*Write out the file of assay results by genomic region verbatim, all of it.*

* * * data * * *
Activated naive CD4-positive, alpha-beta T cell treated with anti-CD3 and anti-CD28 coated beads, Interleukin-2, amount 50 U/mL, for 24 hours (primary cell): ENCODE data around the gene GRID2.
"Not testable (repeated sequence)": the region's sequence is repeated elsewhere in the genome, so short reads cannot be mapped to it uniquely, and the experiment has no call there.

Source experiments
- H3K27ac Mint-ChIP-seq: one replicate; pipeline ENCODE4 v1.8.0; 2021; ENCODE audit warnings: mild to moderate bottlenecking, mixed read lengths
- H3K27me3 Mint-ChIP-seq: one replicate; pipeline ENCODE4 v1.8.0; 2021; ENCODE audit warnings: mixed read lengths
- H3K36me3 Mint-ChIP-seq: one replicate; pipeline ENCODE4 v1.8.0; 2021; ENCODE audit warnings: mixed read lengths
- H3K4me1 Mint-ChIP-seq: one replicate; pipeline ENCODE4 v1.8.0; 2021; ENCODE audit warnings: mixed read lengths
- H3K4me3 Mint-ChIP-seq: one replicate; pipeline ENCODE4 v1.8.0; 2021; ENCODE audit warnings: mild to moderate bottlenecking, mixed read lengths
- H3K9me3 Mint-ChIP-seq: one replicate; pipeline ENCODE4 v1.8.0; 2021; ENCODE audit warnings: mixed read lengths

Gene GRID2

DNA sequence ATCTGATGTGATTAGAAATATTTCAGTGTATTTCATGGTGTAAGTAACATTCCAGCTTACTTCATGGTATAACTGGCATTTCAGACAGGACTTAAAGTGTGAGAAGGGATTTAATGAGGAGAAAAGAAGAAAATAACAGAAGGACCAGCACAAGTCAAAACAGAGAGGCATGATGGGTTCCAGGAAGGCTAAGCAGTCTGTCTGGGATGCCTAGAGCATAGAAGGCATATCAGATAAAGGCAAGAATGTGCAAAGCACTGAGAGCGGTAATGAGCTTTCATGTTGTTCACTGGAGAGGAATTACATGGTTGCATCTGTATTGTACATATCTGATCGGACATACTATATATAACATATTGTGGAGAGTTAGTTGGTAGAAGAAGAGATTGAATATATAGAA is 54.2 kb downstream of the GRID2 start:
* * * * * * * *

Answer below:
Activated naive CD4-positive, alpha-beta T cell treated with anti-CD3 and anti-CD28 coated beads, Interleukin-2, amount 50 U/mL, for 24 hours (primary cell): ENCODE data around the gene GRID2.
"Not testable (repeated sequence)": the region's sequence is repeated elsewhere in the genome, so short reads cannot be mapped to it uniquely, and the experiment has no call there.

Source experiments
- H3K27ac Mint-ChIP-seq: one replicate; pipeline ENCODE4 v1.8.0; 2021; ENCODE audit warnings: mild to moderate bottlenecking, mixed read lengths
- H3K27me3 Mint-ChIP-seq: one replicate; pipeline ENCODE4 v1.8.0; 2021; ENCODE audit warnings: mixed read lengths
- H3K36me3 Mint-ChIP-seq: one replicate; pipeline ENCODE4 v1.8.0; 2021; ENCODE audit warnings: mixed read lengths
- H3K4me1 Mint-ChIP-seq: one replicate; pipeline ENCODE4 v1.8.0; 2021; ENCODE audit warnings: mixed read lengths
- H3K4me3 Mint-ChIP-seq: one replicate; pipeline ENCODE4 v1.8.0; 2021; ENCODE audit warnings: mild to moderate bottlenecking, mixed read lengths
- H3K9me3 Mint-ChIP-seq: one replicate; pipeline ENCODE4 v1.8.0; 2021; ENCODE audit warnings: mixed read lengths

Gene GRID2

DNA sequence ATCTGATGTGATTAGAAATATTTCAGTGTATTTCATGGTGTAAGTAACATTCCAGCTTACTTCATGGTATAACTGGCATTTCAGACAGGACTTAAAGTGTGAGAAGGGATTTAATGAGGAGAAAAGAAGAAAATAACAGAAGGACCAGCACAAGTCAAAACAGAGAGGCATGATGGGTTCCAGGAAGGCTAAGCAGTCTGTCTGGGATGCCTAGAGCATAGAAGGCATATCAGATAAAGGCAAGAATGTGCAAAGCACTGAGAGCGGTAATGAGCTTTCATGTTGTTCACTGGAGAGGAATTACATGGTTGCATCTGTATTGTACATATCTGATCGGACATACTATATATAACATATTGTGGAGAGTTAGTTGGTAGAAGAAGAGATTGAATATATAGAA is 54.2 kb downstream of the GRID2 start: